Students struggle with maintaining productivity, motivation and time


Lily Robison, Social Media Editor

Throughout this school year, there have been many changes both students and faculty members have had to endure. For teachers, the problem some have been facing is connecting with their students. For students, maintaining motivation, productivity and time has been the biggest struggle.

Some ways students have tried to distract themselves from staying on track is by using social media, different streaming platforms, hanging out with friends, and sleeping.

“I think that, especially since the explosion of TikTok, […] it’s very easy to escape from your life and your problems and your stress and spend hours on TikTok,” counselor Jennifer Cashman said.

“This pandemic has exposed everyone’s weaknesses,” history teacher Jill Weber said. “Those who struggled with productivity are really struggling with it now,” she said. “Those who really thrived on having the schedule of the school day and that structure, maybe didn’t realize that they needed that structure, and then all of a sudden when that was taken away and you’re given a whole day of freedom, it’s like, “I can do whatever I want,” and it can be hard to force yourself to stick to a schedule.”

Some students are struggling with staying on task given the lack of schedule. Weber said that it can be hard to assign a strict schedule for yourself. 

“I think that the way [teachers] see it is we get to stay home in our pajamas and have fun but in reality, school is near impossible to have motivation for,” junior Julie Onderek said. “I also think that if I have good grades, they think I’m doing good, when in reality I’m barely comprehending the material.”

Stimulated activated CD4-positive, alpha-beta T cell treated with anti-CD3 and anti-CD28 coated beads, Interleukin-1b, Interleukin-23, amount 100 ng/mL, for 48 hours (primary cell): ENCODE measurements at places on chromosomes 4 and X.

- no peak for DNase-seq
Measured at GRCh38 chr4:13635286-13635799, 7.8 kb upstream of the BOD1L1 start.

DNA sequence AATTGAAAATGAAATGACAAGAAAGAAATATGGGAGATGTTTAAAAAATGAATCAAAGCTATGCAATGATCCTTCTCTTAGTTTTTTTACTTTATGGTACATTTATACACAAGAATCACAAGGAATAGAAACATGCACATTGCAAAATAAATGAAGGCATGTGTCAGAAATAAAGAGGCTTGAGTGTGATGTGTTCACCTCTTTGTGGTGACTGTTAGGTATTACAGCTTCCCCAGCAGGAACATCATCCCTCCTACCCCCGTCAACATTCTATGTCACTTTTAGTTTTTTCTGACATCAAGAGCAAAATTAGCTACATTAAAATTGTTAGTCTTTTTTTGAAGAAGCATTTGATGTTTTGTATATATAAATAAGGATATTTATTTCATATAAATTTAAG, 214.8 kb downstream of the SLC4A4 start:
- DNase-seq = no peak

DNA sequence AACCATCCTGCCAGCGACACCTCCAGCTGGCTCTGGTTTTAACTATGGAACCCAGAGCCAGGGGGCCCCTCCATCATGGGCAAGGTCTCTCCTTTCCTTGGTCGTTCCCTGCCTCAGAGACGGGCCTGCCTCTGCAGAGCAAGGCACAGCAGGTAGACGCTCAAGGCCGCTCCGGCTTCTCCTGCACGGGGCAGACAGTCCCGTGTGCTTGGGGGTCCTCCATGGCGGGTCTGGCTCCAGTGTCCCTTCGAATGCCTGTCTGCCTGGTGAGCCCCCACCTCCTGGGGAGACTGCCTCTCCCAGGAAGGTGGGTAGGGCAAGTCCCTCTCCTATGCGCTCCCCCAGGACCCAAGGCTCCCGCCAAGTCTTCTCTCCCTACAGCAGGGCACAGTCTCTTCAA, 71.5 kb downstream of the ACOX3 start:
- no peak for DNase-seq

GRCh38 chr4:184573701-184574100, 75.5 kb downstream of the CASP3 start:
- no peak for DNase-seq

On Wednesdays, the school is now available to students who need a little extra help from teachers to understand material. It can also be a way to get away from distracting environments to get work done.

“I love the idea [of Wednesdays being a work day], and I hope that kids use that as a true opportunity to get caught up,” principal Chris Botts said. “You’ve got pretty much one-on-one help with the teacher and the school’s a little bit quieter. […] You’ve got a place to work, whether that’s just even a library or a teacher’s classroom.”

Cashman, Weber and Botts have said that their biggest advice to students is to build a structure, create a schedule, get out of bed, have an accountability buddy and communicate with your teachers.

“If you start the day with the mindset that it’s going to be a productive day, it’s going to be a productive day,” Botts said. “If you’ve got a lot to do, I think it’s so important to just get up and get out of bed and just get the day started.”

Weber’s advice for teachers to help connect with their students is to talk with them, ask them silly questions to break the ice, start conversations and try to be understanding. 

“Encourage them to communicate with you,” she said. “When they do, give them the benefit of the doubt the first time for sure.”

Weber recommends showing genuine interest in the lives of students and remembering important details.

“Just remember that we’re all in this together,” Botts said. “We want to help our kids learn and we want to help them earn the credits to help earn that high school diploma. Teachers can’t do it alone and kids can’t do it alone. We have to be in this together. […] Just know that we are all here ready to help.”